Over two dozen volunteers, including San Antonio Mayor Ron Nirenberg, came out to the Ismaili Jamatkhana located on the North Side of San Antonio between 10 a.m. and 2 p.m. to help unload donations from vehicles as community members drove through.
With the goal of donating about 15 pallets of food and hygiene products to the San Antonio Food Bank and at least 2,500 masks to the City of San Antonio, San Antonio’s Ismaili community put the event together in two weeks, said volunteer Waheeda Kara.
A sub-sect of Shia Islam, Ismaili’s are a community of ethnically and culturally diverse Muslims who live in over 25 countries around the world, Kara said. San Antonio’s Ismaili community consists of a few thousand members, she added.
Sugarland-resident Irfan Ali, honorary secretary of the Ismaili Council for the Southwestern United States, said the event represented a big part of the group’s faith.
“Part of our faith is putting our ethics into action during a crisis, so we wanted to bring together the [San Antonio] community and our resources to make a difference,” Ali said.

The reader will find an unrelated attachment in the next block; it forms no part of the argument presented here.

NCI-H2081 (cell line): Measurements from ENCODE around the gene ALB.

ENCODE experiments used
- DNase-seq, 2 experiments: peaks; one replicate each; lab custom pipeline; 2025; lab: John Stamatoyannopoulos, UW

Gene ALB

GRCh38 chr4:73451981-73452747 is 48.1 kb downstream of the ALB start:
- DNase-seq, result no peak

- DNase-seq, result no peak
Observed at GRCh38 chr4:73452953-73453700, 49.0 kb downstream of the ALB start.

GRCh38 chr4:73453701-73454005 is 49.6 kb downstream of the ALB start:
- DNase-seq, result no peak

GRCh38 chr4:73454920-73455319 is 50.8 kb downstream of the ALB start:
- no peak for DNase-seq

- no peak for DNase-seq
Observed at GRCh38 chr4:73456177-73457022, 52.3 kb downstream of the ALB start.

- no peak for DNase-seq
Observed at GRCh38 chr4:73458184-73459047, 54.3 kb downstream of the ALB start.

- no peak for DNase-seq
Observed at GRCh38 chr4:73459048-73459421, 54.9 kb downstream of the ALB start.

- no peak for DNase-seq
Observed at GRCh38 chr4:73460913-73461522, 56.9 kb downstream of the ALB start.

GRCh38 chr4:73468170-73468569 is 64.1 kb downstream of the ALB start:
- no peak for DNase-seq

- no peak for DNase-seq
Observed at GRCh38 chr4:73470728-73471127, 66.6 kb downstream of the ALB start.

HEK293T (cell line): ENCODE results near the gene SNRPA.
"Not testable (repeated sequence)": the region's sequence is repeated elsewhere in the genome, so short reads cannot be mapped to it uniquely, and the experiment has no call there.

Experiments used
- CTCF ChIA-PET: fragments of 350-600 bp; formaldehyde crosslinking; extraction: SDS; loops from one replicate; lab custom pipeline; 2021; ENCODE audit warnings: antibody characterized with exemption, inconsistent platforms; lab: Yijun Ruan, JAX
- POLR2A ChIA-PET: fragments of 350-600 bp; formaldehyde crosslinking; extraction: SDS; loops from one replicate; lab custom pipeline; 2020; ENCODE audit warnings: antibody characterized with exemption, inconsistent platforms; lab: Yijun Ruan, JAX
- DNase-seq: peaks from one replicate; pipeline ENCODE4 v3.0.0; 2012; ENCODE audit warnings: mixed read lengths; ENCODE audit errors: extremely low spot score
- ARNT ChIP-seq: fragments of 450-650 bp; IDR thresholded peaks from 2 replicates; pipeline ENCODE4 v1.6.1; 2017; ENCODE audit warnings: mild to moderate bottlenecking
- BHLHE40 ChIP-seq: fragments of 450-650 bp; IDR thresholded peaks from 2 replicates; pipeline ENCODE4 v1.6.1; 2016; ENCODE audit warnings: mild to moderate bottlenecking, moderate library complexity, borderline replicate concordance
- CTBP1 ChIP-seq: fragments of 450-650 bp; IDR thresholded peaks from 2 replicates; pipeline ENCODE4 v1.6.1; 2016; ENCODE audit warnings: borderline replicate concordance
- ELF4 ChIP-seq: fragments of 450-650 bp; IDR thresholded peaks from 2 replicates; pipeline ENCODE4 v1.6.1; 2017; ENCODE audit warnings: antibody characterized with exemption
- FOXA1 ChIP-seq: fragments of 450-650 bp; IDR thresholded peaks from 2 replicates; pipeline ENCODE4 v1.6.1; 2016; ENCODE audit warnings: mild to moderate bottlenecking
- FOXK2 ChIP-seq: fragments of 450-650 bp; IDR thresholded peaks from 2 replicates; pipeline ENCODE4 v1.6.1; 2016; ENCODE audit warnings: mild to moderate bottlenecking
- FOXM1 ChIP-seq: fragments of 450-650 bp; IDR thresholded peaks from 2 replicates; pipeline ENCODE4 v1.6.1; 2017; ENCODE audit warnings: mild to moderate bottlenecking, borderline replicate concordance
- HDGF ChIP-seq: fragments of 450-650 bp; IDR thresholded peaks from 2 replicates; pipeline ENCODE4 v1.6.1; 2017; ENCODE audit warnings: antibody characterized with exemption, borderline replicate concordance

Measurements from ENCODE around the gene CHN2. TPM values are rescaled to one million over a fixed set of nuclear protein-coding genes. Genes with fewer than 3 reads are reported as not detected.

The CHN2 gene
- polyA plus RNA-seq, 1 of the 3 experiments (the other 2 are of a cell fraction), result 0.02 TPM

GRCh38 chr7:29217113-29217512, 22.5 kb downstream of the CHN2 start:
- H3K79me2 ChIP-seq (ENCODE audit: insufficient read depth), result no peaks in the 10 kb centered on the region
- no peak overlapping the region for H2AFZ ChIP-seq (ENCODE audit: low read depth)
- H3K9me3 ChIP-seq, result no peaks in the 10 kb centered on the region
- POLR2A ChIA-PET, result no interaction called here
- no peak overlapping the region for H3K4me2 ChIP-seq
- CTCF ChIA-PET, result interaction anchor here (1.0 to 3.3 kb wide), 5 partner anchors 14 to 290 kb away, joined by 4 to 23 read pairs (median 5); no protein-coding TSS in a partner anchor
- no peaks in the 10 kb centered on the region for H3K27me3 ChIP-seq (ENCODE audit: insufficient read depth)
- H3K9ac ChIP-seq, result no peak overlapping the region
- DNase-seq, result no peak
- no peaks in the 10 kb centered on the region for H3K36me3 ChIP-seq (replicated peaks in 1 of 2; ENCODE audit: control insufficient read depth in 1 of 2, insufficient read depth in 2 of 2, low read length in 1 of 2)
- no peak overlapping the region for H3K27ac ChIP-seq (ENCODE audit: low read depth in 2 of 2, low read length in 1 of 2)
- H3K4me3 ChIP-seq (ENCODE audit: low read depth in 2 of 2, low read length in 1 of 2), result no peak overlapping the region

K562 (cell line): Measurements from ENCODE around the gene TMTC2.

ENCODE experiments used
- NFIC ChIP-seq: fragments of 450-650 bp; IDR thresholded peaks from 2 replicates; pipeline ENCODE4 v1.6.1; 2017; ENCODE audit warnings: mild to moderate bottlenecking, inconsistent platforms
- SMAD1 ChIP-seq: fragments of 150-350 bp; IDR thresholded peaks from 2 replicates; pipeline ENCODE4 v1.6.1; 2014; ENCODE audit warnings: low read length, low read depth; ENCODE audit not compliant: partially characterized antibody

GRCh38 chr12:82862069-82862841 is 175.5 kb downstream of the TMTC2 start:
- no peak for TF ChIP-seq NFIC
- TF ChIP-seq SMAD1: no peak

Kara said as a supporter of Compassionate SA, a grassroots interfaith movement to help San Antonio’s most at-risk communities, partnering with them for the event seemed obvious. Kara also invited the Interfaith San Antonio Alliance to participate, with several members coming out to volunteer.
The event was a good chance for members of all faiths to come together to help support San Antonians in need, said ISAA volunteer Wyndee Holbrook. Holbrook said San Antonio Ismailis, and especially Kara, have been a big help in collecting masks for San Antonio’s most at-risk communities, such as the city’s homeless and elderly populations.
Wearing a Frida Kahlo face mask, Nirenberg said he appreciates the ISAA for its help getting over 1,600 masks out to members of the San Antonio community.
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“I wanted to thank the Ismaili community for their efforts to make sure the people of San Antonio are protected,” Nirenberg said.
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For San Antonio to slow the spread of coronavirus, members of all faiths have to come together, Holbrook said. She commended Kara on her ability to reach out to members of all local communities.
Kara was happy with the turnout Saturday and said she raised awareness for the event by posting about it on social media, by reaching out to local homeowners associations, and through her connections throughout the city.
“It’s been beautiful to see members of all communities coming together,” she said.
The Ismaili community surpassed its goal and donated more than 20 pallets of food to the SAFB, along with the 2,500 masks to the City, Kara said.